an example of that kind of civilian and military experience. Most
places with civil-war connections, such as Worcester or Newbury,
tend to have a museum which is 80 per cent 'This is the battle, and
why it is important'; ten per cent 'Why they were here, and why
they were fighting'; and ten per cent 'What happened
"We are saying that Newark is an example; so no more than 50 per
cent is about the three sieges of Newark, and the civilian
experience; and 25 per cent is, 'Why did we have the civil war?'
and the rest is its legacy. That is what makes us different, and
gives us plenty to talk about."
THE documents were found when Dr Jennings, who has published
several papers on the area's Civil War involvement, was asked to
help archivists who had no time or resources to go through boxes of
old papers from the cellar of the town's museum.
He explained: "There was a lot of material which was not
particularly stunning. It's all valuable, but it wasn't the sort of
stuff to tempt anyone to go further into the contents.
"It was like doing a jigsaw puzzle with other documents we
already have from the period, and fitting them all together to
create an overall picture of what was going on. I think one of the
reasons these papers were undisturbed was that there wasn't a great
deal of what we would call 'high-brow history' - no Cromwell or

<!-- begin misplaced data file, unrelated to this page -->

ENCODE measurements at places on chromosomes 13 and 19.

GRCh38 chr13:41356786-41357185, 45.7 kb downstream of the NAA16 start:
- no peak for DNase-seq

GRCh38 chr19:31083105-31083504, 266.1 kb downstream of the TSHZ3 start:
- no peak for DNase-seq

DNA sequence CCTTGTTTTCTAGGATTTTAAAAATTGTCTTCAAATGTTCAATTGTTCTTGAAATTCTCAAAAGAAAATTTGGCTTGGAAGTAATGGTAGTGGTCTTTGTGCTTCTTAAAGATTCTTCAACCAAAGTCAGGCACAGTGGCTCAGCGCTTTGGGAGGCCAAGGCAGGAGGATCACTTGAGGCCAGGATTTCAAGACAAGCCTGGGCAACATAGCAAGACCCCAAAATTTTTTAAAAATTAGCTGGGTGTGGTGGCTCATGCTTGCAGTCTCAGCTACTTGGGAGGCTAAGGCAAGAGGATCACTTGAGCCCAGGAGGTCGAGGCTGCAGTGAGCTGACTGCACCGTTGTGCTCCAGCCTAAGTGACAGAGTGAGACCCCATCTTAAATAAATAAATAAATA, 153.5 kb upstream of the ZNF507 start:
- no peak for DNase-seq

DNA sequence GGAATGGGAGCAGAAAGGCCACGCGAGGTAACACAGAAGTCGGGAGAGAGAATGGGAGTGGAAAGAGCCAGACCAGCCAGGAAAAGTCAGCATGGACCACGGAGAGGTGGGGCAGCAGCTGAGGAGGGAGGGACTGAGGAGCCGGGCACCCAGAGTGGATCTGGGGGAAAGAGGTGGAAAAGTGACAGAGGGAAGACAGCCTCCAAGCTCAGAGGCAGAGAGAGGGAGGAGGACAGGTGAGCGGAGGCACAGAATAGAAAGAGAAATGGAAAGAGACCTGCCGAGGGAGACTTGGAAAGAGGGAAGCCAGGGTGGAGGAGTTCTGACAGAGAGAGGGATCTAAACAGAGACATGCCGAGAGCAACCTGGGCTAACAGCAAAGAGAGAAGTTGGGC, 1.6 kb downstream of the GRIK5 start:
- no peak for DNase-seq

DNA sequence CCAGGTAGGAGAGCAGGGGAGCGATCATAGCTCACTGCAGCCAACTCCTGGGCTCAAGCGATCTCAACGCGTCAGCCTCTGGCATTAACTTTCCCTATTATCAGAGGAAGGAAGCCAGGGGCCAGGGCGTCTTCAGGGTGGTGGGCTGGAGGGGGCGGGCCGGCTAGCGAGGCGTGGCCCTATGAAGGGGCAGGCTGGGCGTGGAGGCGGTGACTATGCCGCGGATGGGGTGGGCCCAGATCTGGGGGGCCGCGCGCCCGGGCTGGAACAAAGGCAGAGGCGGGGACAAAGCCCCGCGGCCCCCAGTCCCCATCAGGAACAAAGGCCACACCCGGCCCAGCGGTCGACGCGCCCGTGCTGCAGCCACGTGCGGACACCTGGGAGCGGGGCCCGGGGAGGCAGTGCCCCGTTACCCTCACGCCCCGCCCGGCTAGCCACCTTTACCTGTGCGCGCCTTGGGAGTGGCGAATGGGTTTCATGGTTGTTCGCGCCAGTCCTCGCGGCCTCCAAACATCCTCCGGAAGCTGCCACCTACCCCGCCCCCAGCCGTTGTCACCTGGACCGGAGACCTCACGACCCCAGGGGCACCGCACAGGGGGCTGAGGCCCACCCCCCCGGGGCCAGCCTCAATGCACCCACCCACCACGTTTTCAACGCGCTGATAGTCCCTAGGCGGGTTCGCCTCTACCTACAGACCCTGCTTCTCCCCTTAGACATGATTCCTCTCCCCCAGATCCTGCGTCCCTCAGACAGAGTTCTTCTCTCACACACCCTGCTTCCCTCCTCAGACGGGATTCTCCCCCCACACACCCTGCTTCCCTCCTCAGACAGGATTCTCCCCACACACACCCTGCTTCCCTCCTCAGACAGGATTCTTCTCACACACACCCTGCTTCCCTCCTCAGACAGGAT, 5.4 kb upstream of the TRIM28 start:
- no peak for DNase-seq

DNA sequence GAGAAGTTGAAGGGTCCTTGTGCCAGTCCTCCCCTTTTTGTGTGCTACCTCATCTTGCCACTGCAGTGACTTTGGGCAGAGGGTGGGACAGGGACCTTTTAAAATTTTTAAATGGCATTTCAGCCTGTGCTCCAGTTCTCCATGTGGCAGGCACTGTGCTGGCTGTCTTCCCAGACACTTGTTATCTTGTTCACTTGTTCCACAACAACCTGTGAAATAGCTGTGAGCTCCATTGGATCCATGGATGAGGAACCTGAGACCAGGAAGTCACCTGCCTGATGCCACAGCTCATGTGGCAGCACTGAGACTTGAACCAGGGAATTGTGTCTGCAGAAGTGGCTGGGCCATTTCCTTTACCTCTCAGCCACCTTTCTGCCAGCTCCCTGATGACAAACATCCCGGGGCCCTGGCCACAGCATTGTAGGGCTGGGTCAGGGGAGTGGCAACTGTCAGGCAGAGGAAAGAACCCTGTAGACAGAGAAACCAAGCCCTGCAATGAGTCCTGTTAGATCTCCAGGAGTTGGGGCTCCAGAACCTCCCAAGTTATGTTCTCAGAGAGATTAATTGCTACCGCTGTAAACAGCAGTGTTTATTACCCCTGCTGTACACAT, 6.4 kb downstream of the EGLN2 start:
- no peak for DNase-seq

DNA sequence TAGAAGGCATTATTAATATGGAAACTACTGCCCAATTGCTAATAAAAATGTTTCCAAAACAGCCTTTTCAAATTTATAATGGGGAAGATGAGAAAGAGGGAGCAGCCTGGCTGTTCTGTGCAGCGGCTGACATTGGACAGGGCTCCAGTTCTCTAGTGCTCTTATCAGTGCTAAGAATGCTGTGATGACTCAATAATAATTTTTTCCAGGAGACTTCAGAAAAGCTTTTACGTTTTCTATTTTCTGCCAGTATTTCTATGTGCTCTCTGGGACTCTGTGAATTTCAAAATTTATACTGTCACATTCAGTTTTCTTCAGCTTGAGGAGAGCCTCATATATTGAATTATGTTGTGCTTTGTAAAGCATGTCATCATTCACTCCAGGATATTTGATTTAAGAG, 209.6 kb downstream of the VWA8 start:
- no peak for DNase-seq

King Charles. It was predominantly ordinary daily life and admin.
It's actually very exciting when you get into it.
"It took me a couple of years just to work through all the
boxes. I skim-read every document. I know enough about the 17th
century to recognise names, activities, and styles of papers and
writing. Sometimes I'd find a fascinating document that took me a
whole day to work through and recognise what we had got."
THE papers varied from churchwardens' accounts to a request for
payment for a shroud for a dead soldier; and from orders on dealing
with the plague, which ravaged Newark during the siege, to a
compensation claim by a family of eight for their home, destroyed
by the bombardment.
"I wanted to hear about people," Dr Jennings said. "I wanted a
history that connected us with humanity rather than heroic deeds
and heroic mythological figures, and all at once these documents
were doing that: we were getting the names and situations and deeds
of ordinary men and women, names of people we could trace through
the registers and tax returns.
"What makes it unique is that we get a more personal narrative,
running in parallel with the grand narrative of the Civil War.
"Newark was a small town, about 2000 people. In bigger places
like Bristol or York, tracing individuals over time becomes much
more difficult, but Newark is on a manageable scale.
"What we wanted was not just another Armouries-type museum. The
sort of history the new generation of young people is studying is
as much personal as it is society's. At Newark, you can have both.
"The Civil War narrative has tended to be told in terms of
leading figures and personalities. This new research at Newark will
open up for students a chance to get a sense of what it was like
for ordinary men and women."